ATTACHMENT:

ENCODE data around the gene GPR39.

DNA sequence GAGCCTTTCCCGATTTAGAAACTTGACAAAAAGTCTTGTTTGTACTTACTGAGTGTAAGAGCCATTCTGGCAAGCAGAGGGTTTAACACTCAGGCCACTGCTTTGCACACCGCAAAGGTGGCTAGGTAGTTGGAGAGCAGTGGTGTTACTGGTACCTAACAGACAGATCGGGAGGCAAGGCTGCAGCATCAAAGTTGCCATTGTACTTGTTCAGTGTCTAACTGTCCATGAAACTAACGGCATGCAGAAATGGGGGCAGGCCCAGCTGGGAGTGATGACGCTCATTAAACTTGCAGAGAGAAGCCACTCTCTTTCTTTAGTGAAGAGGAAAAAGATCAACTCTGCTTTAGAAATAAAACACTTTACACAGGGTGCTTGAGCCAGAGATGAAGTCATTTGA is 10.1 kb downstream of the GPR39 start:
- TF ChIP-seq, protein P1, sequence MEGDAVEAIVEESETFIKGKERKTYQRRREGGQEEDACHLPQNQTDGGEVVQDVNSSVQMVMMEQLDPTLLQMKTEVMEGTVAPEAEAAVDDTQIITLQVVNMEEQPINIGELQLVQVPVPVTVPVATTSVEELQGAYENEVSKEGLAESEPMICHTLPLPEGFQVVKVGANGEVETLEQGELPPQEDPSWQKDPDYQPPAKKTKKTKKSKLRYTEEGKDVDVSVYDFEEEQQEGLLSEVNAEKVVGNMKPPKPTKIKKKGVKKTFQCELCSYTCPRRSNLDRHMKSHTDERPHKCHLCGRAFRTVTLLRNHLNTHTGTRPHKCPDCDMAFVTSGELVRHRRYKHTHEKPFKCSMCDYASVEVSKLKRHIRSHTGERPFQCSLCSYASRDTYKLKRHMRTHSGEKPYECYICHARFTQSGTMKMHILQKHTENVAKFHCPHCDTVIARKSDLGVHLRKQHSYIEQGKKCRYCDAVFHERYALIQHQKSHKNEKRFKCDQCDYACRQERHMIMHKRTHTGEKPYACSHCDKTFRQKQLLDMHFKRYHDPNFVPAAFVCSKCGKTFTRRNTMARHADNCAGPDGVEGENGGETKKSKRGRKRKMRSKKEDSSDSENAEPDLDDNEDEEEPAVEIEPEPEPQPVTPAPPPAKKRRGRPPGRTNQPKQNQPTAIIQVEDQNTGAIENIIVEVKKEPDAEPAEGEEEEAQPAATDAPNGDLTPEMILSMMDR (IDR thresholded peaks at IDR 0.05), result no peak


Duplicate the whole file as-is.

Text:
ENCODE data around the gene GPR39.

DNA sequence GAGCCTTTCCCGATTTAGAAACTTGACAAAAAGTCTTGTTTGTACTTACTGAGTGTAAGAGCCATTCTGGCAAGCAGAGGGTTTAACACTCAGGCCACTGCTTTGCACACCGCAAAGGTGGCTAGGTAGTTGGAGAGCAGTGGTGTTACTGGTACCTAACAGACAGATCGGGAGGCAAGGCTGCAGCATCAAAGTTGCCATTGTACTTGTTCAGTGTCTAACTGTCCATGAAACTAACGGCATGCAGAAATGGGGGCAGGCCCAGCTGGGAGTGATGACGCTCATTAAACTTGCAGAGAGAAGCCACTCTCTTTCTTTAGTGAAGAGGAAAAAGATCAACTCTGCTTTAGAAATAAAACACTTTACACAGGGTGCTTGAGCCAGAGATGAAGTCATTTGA is 10.1 kb downstream of the GPR39 start:
- TF ChIP-seq, protein P1, sequence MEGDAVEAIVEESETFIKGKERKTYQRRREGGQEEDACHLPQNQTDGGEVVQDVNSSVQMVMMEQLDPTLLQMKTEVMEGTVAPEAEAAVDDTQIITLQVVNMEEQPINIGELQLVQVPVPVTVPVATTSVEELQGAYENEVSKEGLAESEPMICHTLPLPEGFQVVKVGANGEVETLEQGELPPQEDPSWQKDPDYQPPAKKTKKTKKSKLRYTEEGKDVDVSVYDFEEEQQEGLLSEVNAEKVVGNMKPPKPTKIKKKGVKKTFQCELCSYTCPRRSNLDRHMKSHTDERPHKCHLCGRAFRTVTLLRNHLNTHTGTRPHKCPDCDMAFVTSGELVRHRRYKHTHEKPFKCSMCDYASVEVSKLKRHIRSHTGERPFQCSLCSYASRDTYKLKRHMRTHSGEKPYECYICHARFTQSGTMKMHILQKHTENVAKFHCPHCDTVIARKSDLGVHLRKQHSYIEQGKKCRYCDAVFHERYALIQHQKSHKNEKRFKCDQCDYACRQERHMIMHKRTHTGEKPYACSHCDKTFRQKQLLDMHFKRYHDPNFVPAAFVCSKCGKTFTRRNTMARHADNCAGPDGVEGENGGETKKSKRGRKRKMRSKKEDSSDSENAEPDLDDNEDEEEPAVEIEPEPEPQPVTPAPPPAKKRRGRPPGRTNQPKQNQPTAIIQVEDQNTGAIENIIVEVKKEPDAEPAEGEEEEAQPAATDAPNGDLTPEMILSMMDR (IDR thresholded peaks at IDR 0.05), result no peak